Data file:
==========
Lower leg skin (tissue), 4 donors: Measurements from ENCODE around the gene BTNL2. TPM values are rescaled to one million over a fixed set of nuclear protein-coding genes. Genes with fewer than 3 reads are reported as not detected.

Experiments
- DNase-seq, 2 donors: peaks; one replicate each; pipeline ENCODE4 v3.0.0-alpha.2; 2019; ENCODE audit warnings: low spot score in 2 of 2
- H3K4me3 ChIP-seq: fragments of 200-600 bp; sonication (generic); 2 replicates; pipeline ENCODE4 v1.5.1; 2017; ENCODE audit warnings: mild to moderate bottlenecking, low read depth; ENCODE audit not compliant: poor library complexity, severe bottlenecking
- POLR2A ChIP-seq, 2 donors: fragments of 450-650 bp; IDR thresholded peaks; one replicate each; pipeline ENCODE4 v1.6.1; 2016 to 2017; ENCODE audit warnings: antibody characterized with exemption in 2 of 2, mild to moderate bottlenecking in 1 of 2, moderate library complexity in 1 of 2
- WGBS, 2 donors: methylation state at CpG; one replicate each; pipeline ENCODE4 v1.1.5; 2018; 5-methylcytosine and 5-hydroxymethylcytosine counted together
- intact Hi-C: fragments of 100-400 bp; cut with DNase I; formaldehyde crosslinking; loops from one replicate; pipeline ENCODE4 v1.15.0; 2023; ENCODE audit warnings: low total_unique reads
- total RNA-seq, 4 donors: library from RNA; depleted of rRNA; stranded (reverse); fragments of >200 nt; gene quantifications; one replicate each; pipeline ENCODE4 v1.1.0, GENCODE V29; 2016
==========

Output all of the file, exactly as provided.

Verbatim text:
Lower leg skin (tissue), 4 donors: Measurements from ENCODE around the gene BTNL2. TPM values are rescaled to one million over a fixed set of nuclear protein-coding genes. Genes with fewer than 3 reads are reported as not detected.

Experiments
- DNase-seq, 2 donors: peaks; one replicate each; pipeline ENCODE4 v3.0.0-alpha.2; 2019; ENCODE audit warnings: low spot score in 2 of 2
- H3K4me3 ChIP-seq: fragments of 200-600 bp; sonication (generic); 2 replicates; pipeline ENCODE4 v1.5.1; 2017; ENCODE audit warnings: mild to moderate bottlenecking, low read depth; ENCODE audit not compliant: poor library complexity, severe bottlenecking
- POLR2A ChIP-seq, 2 donors: fragments of 450-650 bp; IDR thresholded peaks; one replicate each; pipeline ENCODE4 v1.6.1; 2016 to 2017; ENCODE audit warnings: antibody characterized with exemption in 2 of 2, mild to moderate bottlenecking in 1 of 2, moderate library complexity in 1 of 2
- WGBS, 2 donors: methylation state at CpG; one replicate each; pipeline ENCODE4 v1.1.5; 2018; 5-methylcytosine and 5-hydroxymethylcytosine counted together
- intact Hi-C: fragments of 100-400 bp; cut with DNase I; formaldehyde crosslinking; loops from one replicate; pipeline ENCODE4 v1.15.0; 2023; ENCODE audit warnings: low total_unique reads
- total RNA-seq, 4 donors: library from RNA; depleted of rRNA; stranded (reverse); fragments of >200 nt; gene quantifications; one replicate each; pipeline ENCODE4 v1.1.0, GENCODE V29; 2016